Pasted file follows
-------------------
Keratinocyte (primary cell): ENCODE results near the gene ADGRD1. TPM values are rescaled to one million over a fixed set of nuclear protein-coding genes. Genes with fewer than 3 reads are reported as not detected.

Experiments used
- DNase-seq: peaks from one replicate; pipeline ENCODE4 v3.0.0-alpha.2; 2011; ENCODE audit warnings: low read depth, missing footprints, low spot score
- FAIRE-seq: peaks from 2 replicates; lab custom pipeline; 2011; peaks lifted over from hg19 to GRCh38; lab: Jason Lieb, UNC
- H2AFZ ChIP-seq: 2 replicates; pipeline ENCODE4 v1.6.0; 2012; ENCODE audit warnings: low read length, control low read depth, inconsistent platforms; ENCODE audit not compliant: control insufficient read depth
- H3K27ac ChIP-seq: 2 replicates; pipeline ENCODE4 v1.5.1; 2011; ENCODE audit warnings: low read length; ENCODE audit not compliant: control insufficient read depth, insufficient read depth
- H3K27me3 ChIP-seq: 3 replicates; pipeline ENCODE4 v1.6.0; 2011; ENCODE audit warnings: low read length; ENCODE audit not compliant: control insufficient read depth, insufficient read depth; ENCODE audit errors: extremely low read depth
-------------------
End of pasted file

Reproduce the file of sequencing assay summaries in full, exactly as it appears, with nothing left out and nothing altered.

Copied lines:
Keratinocyte (primary cell): ENCODE results near the gene ADGRD1. TPM values are rescaled to one million over a fixed set of nuclear protein-coding genes. Genes with fewer than 3 reads are reported as not detected.

Experiments used
- DNase-seq: peaks from one replicate; pipeline ENCODE4 v3.0.0-alpha.2; 2011; ENCODE audit warnings: low read depth, missing footprints, low spot score
- FAIRE-seq: peaks from 2 replicates; lab custom pipeline; 2011; peaks lifted over from hg19 to GRCh38; lab: Jason Lieb, UNC
- H2AFZ ChIP-seq: 2 replicates; pipeline ENCODE4 v1.6.0; 2012; ENCODE audit warnings: low read length, control low read depth, inconsistent platforms; ENCODE audit not compliant: control insufficient read depth
- H3K27ac ChIP-seq: 2 replicates; pipeline ENCODE4 v1.5.1; 2011; ENCODE audit warnings: low read length; ENCODE audit not compliant: control insufficient read depth, insufficient read depth
- H3K27me3 ChIP-seq: 3 replicates; pipeline ENCODE4 v1.6.0; 2011; ENCODE audit warnings: low read length; ENCODE audit not compliant: control insufficient read depth, insufficient read depth; ENCODE audit errors: extremely low read depth